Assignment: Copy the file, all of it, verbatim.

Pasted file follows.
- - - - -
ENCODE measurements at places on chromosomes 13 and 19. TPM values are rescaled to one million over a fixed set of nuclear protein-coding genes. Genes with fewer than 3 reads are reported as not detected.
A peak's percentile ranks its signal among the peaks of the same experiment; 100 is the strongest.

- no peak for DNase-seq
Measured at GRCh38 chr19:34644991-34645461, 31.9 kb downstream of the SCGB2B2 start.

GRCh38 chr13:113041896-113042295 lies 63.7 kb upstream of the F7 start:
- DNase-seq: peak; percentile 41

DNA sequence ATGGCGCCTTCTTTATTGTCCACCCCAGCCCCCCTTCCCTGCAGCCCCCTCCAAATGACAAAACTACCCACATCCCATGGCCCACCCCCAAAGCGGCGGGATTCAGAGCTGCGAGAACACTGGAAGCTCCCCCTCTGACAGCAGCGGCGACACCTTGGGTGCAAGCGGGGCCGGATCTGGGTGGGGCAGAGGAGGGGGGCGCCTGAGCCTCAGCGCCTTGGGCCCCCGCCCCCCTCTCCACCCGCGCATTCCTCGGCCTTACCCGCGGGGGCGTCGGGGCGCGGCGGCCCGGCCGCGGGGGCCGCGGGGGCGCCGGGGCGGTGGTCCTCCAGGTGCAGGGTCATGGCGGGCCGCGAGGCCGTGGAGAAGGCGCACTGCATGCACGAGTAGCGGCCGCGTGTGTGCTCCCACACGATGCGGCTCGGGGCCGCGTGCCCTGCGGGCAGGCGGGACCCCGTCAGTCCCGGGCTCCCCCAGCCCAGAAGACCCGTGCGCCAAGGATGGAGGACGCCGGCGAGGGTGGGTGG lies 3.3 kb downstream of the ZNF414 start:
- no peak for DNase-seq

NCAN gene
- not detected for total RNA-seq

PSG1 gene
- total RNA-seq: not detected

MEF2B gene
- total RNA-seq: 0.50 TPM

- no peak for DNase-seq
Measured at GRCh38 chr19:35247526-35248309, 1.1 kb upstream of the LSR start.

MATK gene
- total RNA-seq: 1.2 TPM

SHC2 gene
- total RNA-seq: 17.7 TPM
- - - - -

ENCODE measurements at places on chromosomes 13 and 19. TPM values are rescaled to one million over a fixed set of nuclear protein-coding genes. Genes with fewer than 3 reads are reported as not detected.
A peak's percentile ranks its signal among the peaks of the same experiment; 100 is the strongest.

- no peak for DNase-seq
Measured at GRCh38 chr19:34644991-34645461, 31.9 kb downstream of the SCGB2B2 start.

GRCh38 chr13:113041896-113042295 lies 63.7 kb upstream of the F7 start:
- DNase-seq: peak; percentile 41

DNA sequence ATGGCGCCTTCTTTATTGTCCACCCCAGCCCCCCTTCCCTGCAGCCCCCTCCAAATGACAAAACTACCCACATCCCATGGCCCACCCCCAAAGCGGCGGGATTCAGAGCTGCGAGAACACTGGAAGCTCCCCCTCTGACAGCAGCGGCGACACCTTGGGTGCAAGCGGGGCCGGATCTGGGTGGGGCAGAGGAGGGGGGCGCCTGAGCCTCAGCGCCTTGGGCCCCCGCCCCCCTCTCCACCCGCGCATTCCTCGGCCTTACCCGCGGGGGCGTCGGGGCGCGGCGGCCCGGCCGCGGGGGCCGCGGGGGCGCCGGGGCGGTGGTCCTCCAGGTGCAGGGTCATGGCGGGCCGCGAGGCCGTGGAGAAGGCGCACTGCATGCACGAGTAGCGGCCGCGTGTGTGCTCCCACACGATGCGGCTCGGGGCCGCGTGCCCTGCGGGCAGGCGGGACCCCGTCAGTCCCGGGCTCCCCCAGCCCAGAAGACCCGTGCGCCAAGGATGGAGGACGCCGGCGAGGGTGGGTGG lies 3.3 kb downstream of the ZNF414 start:
- no peak for DNase-seq

NCAN gene
- not detected for total RNA-seq

PSG1 gene
- total RNA-seq: not detected

MEF2B gene
- total RNA-seq: 0.50 TPM

- no peak for DNase-seq
Measured at GRCh38 chr19:35247526-35248309, 1.1 kb upstream of the LSR start.

MATK gene
- total RNA-seq: 1.2 TPM

SHC2 gene
- total RNA-seq: 17.7 TPM